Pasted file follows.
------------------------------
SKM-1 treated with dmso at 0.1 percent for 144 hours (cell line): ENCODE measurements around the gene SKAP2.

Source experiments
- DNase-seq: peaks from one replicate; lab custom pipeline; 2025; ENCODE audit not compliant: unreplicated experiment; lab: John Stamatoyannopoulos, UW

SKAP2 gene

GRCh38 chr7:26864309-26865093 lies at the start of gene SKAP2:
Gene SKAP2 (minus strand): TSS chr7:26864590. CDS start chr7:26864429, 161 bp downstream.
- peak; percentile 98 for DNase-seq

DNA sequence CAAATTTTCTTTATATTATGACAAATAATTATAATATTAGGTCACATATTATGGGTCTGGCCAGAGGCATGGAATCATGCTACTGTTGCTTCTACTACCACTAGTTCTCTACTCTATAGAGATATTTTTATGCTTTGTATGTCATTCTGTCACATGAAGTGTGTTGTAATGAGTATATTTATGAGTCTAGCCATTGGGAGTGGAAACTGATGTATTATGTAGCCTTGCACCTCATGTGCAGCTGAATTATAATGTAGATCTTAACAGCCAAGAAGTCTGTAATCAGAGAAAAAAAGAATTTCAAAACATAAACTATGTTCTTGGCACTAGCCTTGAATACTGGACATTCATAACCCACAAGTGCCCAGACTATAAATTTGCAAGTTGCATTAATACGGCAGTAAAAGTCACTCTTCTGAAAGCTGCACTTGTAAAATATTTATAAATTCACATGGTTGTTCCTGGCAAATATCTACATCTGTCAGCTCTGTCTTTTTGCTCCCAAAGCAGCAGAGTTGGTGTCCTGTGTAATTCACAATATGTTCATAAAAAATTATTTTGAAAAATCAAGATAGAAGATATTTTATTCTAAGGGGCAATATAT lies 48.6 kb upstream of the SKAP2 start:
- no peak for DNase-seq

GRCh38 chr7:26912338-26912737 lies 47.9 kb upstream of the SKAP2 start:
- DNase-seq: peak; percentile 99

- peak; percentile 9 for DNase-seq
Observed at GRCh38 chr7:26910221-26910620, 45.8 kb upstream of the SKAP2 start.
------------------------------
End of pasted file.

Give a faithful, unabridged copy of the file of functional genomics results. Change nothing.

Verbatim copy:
SKM-1 treated with dmso at 0.1 percent for 144 hours (cell line): ENCODE measurements around the gene SKAP2.

Source experiments
- DNase-seq: peaks from one replicate; lab custom pipeline; 2025; ENCODE audit not compliant: unreplicated experiment; lab: John Stamatoyannopoulos, UW

SKAP2 gene

GRCh38 chr7:26864309-26865093 lies at the start of gene SKAP2:
Gene SKAP2 (minus strand): TSS chr7:26864590. CDS start chr7:26864429, 161 bp downstream.
- peak; percentile 98 for DNase-seq

DNA sequence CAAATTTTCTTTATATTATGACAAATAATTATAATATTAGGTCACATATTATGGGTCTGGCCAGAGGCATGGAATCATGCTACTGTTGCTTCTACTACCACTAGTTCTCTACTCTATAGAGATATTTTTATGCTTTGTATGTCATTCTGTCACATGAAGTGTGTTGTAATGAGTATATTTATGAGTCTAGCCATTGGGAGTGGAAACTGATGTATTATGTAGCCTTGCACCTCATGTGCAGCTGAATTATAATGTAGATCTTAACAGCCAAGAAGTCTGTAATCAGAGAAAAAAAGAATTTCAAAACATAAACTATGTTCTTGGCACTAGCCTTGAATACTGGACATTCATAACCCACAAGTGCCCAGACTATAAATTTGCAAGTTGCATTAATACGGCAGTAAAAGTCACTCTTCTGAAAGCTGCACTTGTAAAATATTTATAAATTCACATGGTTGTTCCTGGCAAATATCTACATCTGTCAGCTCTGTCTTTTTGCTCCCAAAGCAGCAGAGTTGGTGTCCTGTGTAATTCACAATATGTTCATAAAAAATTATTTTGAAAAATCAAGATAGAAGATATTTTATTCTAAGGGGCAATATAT lies 48.6 kb upstream of the SKAP2 start:
- no peak for DNase-seq

GRCh38 chr7:26912338-26912737 lies 47.9 kb upstream of the SKAP2 start:
- DNase-seq: peak; percentile 99

- peak; percentile 9 for DNase-seq
Observed at GRCh38 chr7:26910221-26910620, 45.8 kb upstream of the SKAP2 start.